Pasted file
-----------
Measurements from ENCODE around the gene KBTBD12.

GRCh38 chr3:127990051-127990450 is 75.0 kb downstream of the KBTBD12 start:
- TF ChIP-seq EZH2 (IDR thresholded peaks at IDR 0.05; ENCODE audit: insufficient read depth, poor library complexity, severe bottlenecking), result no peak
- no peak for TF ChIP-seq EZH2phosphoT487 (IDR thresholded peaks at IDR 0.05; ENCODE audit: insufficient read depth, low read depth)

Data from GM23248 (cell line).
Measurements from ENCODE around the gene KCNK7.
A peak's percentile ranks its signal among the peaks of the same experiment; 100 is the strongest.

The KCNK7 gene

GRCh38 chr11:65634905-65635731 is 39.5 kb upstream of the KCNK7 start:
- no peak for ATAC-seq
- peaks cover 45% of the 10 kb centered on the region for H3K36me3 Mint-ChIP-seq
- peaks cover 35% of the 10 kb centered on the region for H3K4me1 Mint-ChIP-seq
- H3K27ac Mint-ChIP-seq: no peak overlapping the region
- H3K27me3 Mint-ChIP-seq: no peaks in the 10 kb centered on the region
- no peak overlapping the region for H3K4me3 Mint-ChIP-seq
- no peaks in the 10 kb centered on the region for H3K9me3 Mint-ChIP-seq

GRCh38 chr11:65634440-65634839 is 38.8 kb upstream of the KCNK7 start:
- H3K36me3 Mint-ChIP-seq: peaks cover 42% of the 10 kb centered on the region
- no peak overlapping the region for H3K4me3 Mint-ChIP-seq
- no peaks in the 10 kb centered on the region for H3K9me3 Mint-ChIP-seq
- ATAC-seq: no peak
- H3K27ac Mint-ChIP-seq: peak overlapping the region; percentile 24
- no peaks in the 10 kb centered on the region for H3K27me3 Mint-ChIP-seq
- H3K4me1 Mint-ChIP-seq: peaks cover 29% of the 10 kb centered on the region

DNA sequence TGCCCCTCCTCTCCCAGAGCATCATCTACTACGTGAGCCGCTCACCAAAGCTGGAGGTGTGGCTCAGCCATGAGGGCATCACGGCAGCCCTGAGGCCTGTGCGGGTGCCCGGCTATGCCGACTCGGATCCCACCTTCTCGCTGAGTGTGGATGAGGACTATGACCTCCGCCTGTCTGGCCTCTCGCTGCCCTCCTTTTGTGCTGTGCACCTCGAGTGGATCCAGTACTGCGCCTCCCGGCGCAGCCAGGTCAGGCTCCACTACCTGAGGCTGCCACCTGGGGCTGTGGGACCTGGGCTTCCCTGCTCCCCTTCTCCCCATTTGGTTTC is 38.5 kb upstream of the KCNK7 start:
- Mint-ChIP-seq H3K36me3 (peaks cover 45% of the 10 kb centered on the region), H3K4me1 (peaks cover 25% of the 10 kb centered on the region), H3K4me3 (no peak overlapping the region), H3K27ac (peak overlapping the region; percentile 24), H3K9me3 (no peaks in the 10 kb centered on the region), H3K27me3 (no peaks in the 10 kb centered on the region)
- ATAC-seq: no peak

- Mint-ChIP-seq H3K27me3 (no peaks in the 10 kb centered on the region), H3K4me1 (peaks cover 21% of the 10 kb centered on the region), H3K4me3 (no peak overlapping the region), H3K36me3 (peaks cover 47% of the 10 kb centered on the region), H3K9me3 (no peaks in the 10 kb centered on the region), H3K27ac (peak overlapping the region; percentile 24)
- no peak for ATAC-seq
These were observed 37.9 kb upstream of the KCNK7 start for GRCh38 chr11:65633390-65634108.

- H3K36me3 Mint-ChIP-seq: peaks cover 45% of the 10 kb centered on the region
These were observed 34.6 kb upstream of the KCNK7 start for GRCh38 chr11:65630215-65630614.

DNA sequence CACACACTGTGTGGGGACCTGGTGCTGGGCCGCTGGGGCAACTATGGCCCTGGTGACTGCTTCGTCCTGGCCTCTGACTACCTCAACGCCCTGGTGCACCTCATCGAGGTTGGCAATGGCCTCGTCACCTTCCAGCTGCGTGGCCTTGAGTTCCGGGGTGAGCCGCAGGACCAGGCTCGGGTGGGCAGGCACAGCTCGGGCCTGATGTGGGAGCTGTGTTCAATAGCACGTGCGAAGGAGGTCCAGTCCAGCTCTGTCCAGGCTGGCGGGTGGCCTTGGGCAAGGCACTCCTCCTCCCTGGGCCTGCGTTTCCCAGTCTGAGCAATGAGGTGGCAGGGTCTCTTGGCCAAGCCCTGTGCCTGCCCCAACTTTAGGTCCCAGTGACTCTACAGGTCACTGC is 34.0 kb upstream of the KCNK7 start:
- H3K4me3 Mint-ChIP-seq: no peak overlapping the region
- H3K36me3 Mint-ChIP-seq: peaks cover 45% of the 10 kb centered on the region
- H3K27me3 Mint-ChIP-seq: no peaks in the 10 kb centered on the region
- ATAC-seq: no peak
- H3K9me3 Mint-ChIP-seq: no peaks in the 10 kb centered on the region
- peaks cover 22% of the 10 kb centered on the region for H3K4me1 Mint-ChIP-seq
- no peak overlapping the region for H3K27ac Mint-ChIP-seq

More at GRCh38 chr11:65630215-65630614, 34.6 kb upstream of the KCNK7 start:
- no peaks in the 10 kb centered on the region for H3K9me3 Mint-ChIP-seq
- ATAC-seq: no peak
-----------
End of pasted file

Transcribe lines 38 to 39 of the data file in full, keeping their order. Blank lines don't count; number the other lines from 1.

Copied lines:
- H3K9me3 Mint-ChIP-seq: no peaks in the 10 kb centered on the region
- peaks cover 22% of the 10 kb centered on the region for H3K4me1 Mint-ChIP-seq